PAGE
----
Association of Military Banks of America

Military Saves Month – Weekly Steps

By Amy Miller, AFC®

I like these savings weekly themes and tips so much that I believe they are worth reviewing again so I’m giving them to you a second time this year. They are what I call “best practices” for savings and since this is Military Saves Month, I thought another look at them would hopefully get everyone motivated to take the pledge and get on track saving for your future.

This year’s Military Saves Month Pledge weekly themes are as follows: 

Week 1: Savings Automatically

The easiest way to make savings a habit is by setting up automatic transfers. This can be directly

from your paycheck via direct deposit or by using online banking to set an amount to be transferred from your checking to your savings account on a set date. I normally recommend direct deposit if that is an option. Not all employers allow more than one transfer so if that’s not available, setting up a transfer through online banking is your next best option. If that’s not possible, take a trip down to your bank and ask for assistance.

Week 2:  Save for the Unexpected

An Emergency Fund. We can all agree everyone needs one so start one if you haven’t already. This is where you will pull from if the washer goes out, a pipe breaks, you blow a tire, or worse, you become unemployed. The standard recommendation is 3-6 months’ salary. That may seem like a BIG number to many, so I normally recommend starting with a goal of $1,000.00 and working up from there.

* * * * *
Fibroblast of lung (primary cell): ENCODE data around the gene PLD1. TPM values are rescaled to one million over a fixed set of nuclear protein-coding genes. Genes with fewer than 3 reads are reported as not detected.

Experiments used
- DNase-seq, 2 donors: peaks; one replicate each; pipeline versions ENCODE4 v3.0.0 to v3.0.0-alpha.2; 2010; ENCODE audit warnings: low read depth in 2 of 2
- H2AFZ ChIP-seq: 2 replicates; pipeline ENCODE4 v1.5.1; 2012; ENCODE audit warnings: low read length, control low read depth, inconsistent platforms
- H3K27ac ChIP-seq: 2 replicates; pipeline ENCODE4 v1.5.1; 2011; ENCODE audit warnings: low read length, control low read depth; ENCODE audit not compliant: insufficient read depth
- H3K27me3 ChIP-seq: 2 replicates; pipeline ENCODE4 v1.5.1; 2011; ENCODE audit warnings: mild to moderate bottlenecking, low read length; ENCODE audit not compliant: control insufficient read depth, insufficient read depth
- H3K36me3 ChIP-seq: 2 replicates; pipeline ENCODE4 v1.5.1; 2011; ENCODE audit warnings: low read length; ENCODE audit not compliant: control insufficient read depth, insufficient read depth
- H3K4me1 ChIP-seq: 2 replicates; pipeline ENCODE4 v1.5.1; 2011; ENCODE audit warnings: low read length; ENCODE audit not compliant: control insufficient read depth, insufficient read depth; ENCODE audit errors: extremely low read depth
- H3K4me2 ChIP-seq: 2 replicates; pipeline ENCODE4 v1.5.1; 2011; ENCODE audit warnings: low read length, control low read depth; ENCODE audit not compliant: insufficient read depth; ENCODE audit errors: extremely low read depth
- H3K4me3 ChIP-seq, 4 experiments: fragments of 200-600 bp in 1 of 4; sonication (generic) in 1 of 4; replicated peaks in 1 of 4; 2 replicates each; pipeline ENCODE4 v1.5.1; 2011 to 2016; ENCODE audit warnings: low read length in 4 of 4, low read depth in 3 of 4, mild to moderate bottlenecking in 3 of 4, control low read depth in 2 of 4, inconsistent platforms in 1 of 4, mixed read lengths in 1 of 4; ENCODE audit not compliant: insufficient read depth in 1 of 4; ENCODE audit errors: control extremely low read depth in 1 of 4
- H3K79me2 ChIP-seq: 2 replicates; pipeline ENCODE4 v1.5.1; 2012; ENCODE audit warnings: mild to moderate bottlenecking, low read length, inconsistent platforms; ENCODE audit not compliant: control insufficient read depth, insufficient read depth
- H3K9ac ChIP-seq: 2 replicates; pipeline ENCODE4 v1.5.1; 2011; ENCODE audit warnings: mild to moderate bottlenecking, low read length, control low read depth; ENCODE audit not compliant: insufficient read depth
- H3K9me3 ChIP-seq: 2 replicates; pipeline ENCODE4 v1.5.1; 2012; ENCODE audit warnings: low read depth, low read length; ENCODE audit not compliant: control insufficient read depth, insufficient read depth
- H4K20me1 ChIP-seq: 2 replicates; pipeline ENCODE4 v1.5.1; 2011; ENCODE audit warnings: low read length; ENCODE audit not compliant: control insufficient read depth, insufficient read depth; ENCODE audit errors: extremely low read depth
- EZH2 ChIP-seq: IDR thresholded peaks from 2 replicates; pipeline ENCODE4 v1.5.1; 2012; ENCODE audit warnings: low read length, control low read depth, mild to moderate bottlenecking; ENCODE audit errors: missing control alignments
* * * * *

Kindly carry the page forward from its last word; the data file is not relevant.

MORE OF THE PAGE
Week 3: Save for Retirement

We all want to retire comfortably one day and recognizing the need to be able to pay yourself in retirement is the first step. The sooner you start planning the better and the better off you could be when the times comes. The easiest way to work toward this is to start by contributing to your 401K (or the plan that is offered by your employer, like Thrift Savings Plan – TSP) and taking advantage of employer contributions. I firmly believe that you should contribute at least what your employer matches, otherwise, you are leaving free money on the table.

Another way to prepare is to open an IRA and max the yearly contribution if you can.  In 2022, that amount is $6,000 if you are under 50 years old.  Over 50, you can add an additional $1,000 as a catch-up. Another suggestion is to delay social security if you are close to retirement. By doing so, you can increase the amount you receive each year in the future. This can also increase the amount your spouse could receive in survivor benefits. 

Week 4:  Save by Reducing Debt

We’ve talked about this a few times recently in relation to being financially fit in 2022. If this is on your radar, I encourage you to read a few of my blogs on this subject that covers ways to be successful. A few important steps to take is to know your debt to the penny on all accounts and then create a plan of attack through budgeting, cutting back, and increasing your income if necessary.

Week 5: Save as a Family

This is a chance to teach your children valuable money and personal finance lessons. Have a family discussion about saving and set money goals together. Talk about budgets and tracking expenses, find ways to save that everyone agrees upon like eating at home more, taking advantage of free entertainment, buying secondhand and how turning lights and water off can have an impact. 

It is also imperative to discuss their own savings for the future with them. Is it change in a piggy bank, or do they have their own account? Discuss each day’s topic with them (age appropriately of course) and get them on the right path financially. Handling money and finances is a life skill that overwhelms many – I encourage you to equip your children to be able to handle their own finances wisely.     

Take the Pledge! Start Now!

You can take the pledge here: